Catholic Scientist of the Past

Julius A. Nieuwland

February 14, 1878 to June 11, 1936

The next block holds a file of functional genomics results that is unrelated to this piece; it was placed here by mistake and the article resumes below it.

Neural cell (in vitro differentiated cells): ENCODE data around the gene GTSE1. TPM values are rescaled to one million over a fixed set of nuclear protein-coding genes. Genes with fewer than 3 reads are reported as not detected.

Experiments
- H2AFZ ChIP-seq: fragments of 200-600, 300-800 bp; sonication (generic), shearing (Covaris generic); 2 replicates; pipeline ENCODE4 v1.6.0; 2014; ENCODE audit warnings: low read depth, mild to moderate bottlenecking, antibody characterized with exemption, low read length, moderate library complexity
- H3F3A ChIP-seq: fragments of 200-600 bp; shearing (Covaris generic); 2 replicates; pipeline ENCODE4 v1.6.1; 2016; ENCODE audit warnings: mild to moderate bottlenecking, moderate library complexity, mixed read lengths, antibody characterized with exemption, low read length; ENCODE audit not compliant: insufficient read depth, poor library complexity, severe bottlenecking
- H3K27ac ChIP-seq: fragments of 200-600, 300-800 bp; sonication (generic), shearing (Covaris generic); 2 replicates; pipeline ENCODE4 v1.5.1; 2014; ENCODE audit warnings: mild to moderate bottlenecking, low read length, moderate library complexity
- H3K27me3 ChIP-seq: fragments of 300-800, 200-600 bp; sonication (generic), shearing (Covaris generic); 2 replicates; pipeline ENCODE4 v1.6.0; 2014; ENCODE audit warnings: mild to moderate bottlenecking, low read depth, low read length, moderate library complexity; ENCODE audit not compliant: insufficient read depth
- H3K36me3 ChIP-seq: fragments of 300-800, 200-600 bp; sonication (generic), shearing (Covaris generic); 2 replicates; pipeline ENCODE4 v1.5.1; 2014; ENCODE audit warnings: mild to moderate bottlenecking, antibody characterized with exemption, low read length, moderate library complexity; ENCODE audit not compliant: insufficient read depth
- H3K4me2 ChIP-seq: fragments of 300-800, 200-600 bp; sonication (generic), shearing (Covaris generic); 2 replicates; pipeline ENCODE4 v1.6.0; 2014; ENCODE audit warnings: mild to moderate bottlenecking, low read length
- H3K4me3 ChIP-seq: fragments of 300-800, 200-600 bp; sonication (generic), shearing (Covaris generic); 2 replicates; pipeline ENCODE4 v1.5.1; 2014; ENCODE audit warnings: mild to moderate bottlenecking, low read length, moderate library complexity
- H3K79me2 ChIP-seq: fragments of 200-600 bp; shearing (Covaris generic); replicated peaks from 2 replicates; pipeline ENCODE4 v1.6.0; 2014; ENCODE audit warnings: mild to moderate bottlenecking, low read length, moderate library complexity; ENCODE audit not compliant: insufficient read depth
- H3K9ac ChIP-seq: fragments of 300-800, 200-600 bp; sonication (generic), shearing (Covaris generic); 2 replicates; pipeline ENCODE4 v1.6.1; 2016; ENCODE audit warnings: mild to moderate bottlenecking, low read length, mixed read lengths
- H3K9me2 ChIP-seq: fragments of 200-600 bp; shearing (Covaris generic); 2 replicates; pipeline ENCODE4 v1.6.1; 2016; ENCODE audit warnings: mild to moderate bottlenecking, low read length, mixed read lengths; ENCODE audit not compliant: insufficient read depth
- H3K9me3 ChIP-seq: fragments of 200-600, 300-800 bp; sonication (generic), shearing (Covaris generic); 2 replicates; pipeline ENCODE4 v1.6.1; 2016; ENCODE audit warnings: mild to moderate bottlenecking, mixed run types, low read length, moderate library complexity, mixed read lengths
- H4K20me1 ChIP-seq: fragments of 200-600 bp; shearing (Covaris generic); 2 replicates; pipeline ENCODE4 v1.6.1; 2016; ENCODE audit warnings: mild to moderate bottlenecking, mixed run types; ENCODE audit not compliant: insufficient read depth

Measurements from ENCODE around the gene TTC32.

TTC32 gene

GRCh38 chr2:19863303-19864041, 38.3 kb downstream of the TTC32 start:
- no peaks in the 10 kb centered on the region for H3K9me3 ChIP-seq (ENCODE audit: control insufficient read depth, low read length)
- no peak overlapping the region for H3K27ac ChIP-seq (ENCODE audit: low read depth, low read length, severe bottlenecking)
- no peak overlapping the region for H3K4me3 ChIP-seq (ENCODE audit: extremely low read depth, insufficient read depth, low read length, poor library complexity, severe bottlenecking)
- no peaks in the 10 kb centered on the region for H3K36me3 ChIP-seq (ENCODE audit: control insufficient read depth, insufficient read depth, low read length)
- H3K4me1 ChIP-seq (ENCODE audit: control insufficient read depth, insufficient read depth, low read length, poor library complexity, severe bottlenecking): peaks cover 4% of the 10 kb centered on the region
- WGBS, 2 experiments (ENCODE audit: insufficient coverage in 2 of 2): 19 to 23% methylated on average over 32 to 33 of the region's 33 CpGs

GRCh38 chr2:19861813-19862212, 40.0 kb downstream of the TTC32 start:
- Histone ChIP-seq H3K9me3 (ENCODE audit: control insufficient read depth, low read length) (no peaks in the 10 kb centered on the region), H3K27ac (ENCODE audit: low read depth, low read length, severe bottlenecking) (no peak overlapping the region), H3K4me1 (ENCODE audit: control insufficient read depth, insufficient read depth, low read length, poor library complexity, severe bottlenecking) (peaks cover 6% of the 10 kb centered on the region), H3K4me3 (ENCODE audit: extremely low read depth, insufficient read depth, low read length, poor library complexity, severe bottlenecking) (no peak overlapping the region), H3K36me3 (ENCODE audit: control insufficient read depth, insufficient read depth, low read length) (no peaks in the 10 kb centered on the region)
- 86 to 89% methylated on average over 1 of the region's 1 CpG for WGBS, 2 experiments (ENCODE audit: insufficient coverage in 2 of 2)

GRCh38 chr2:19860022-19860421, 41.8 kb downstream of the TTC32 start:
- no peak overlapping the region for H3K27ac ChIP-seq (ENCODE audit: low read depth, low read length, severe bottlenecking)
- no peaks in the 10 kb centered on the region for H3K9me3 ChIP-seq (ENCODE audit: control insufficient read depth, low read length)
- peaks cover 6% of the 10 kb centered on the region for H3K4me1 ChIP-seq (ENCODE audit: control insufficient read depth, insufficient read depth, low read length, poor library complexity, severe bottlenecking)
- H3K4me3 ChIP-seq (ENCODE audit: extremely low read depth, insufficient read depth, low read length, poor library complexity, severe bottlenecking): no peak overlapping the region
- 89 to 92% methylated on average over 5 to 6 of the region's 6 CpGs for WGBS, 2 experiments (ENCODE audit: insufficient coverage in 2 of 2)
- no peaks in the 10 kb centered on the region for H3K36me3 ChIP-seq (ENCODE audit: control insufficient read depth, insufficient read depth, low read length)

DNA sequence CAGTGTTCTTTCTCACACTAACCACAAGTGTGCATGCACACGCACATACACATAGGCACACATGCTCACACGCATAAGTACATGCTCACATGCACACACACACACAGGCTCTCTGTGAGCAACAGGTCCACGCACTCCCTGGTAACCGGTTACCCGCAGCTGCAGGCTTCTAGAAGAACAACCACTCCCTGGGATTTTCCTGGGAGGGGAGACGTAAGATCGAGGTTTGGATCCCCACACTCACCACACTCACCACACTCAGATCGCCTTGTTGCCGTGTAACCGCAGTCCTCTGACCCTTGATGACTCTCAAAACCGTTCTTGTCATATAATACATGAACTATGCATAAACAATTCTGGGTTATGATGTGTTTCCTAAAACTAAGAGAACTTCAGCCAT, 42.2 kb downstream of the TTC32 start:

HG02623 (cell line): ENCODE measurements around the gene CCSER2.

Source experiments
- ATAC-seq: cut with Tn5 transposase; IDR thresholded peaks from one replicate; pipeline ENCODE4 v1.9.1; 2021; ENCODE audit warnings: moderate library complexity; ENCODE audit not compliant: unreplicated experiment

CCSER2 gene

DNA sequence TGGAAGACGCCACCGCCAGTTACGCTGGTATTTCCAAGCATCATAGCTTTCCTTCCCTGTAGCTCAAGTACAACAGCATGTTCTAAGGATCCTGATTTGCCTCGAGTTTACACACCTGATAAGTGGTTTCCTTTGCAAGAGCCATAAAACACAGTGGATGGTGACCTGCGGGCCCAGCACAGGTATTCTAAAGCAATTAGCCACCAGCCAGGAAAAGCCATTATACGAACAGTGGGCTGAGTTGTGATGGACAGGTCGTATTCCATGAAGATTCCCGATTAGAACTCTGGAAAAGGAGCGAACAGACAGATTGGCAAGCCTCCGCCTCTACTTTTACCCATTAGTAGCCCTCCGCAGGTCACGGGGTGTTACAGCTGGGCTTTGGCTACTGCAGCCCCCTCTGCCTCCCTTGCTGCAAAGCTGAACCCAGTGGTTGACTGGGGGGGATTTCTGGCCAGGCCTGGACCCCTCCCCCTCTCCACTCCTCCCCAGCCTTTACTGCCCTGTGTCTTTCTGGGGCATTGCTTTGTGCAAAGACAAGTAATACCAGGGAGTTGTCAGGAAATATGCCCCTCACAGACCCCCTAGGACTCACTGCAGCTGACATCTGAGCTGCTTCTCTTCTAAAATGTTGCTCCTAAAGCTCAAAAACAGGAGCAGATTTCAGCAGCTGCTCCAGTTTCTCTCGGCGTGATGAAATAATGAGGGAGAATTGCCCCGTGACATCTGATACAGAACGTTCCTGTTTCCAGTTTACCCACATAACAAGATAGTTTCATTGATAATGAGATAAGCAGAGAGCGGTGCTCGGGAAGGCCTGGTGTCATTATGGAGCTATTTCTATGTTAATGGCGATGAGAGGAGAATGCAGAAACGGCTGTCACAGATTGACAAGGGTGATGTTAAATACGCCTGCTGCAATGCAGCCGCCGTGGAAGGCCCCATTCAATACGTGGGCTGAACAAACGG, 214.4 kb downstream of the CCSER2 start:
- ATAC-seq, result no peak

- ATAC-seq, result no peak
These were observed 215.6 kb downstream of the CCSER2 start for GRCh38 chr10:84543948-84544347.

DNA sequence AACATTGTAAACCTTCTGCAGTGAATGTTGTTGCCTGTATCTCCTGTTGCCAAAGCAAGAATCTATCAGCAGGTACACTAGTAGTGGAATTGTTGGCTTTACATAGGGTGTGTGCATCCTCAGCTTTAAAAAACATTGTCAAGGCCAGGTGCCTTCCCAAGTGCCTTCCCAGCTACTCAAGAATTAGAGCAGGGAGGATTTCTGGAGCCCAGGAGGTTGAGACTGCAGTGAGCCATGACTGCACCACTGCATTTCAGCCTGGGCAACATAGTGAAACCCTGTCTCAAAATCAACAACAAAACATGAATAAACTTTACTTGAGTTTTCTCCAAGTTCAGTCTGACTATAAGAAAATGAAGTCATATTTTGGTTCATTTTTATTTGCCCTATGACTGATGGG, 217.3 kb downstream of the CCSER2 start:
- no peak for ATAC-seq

Julius A. Nieuwland, C.S.C. (February 14, 1878 to June 11, 1936) Nieuwland was a priest, chemist, and botanist. Born in Belgium, he was brought at the age of two to the United States. After being ordained a priest of the Holy Cross order, he obtained a doctorate in chemistry from the Catholic University of America. In 1904, he became a professor of botany at the University of Notre Dame (where he had done his undergraduate work) and in 1918 a professor of organic chemistry there. In 1920, he discovered a method for polymerizing acetylene (H2C2). This was noticed by chemists at the DuPont Company, who were able to exploit this advance to synthesize neoprene, the first synthetic rubber. Neoprene has properties that make it useful in a wide range of applications.  In 1935, Fr. Nieuwland received the Nichols Medal of the American Chemical Society “for basic work on synthesis from unsaturated hydrocarbons” and the Gold Medal from the American Institute of Chemists.  He was inducted into the (U.S.) National Inventors Hall of Fame in 1996.  An article about Fr. Nieuwland’s life and achievements in the February 1952 issue of The Scientific Monthly can be found here.

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